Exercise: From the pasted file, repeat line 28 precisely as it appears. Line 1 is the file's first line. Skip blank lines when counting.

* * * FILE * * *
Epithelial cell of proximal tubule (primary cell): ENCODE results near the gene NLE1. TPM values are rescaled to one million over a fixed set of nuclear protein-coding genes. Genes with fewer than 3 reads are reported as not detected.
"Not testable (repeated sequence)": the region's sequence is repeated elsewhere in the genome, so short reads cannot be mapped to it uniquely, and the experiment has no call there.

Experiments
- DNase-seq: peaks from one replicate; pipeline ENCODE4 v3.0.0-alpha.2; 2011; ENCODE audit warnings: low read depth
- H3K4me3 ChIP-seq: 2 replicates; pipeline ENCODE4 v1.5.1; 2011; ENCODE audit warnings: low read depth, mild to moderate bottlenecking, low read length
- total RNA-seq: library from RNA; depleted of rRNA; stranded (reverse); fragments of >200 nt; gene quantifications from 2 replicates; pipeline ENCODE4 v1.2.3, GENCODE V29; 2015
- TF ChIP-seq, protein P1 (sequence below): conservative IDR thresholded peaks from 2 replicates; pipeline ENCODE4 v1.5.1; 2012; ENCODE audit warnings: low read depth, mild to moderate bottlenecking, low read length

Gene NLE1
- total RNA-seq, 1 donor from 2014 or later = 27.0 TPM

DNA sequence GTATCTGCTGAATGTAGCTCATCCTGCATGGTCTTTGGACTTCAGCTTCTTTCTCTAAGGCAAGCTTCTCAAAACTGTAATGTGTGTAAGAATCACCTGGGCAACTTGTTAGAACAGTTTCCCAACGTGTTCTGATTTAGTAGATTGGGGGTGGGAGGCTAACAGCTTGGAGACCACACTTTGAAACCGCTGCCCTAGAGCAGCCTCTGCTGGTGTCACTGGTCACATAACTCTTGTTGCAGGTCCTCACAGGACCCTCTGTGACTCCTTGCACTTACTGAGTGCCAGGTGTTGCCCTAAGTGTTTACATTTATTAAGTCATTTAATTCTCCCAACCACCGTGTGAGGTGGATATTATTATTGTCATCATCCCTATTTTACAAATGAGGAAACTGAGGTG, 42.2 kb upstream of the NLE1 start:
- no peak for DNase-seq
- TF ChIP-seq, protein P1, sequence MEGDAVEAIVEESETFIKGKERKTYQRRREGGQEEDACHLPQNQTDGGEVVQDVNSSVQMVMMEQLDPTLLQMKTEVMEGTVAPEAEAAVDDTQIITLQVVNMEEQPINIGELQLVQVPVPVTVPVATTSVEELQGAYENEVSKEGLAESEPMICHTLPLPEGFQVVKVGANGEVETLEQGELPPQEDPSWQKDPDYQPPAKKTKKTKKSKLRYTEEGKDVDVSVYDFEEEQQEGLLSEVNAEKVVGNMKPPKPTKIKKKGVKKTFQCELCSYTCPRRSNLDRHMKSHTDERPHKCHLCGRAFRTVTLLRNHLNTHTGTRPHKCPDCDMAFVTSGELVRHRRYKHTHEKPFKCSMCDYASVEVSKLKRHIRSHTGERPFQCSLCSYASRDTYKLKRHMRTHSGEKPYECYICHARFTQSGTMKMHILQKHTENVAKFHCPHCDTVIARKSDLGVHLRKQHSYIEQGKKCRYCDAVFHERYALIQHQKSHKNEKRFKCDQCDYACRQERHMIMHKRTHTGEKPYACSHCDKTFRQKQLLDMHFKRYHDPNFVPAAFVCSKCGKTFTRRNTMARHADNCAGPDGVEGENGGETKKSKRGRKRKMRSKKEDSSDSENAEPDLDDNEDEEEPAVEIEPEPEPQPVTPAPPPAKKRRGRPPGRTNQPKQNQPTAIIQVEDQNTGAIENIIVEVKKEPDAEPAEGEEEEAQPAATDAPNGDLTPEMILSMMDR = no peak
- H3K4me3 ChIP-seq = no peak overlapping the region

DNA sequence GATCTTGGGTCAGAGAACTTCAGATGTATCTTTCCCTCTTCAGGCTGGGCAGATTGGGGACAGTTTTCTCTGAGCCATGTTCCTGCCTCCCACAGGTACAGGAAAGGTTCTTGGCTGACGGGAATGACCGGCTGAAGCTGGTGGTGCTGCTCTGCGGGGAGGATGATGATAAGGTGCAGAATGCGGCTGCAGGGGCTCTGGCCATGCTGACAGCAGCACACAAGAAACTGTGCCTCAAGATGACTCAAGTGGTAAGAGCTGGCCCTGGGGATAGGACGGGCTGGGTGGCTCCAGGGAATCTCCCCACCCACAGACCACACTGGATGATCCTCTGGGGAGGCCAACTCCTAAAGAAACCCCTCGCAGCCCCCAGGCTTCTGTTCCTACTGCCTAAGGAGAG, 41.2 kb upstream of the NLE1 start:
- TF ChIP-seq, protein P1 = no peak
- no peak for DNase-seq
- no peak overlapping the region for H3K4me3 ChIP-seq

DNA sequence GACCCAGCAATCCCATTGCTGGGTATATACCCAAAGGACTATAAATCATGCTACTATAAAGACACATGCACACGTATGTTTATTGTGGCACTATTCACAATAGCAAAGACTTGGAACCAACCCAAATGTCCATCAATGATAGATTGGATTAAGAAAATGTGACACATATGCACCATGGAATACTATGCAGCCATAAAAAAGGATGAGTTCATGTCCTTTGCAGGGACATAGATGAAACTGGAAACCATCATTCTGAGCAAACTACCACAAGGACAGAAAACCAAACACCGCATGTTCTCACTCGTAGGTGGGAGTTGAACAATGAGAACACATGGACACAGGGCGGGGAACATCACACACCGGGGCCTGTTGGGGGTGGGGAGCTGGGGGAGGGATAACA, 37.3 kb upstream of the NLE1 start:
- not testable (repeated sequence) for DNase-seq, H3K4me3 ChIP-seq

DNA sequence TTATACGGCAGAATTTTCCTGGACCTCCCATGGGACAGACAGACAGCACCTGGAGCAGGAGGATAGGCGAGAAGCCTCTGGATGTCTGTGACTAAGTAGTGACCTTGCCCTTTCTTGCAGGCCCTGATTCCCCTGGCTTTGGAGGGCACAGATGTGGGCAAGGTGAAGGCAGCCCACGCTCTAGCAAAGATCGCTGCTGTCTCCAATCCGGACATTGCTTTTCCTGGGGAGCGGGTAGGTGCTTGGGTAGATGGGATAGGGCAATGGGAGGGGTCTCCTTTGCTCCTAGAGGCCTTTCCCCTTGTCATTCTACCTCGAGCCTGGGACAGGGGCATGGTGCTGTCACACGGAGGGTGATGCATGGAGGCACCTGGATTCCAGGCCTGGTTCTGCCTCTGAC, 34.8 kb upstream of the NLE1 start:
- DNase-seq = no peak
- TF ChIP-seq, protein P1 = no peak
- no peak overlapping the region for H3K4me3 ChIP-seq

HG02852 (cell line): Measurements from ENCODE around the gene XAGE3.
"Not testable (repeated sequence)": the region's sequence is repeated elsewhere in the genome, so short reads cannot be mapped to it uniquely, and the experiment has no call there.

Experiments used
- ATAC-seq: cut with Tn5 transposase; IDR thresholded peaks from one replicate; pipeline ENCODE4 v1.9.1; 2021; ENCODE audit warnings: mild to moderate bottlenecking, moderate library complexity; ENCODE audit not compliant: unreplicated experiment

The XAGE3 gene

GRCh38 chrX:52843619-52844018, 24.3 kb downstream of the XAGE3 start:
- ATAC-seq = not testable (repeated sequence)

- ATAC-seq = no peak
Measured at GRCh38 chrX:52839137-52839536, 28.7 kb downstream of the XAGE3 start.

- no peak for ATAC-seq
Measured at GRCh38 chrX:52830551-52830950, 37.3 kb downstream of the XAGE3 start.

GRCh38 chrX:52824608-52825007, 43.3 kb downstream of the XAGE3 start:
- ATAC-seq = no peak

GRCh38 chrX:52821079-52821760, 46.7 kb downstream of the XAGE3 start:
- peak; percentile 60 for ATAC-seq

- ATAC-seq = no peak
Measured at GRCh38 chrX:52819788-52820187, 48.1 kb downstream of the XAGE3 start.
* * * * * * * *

The XAGE3 gene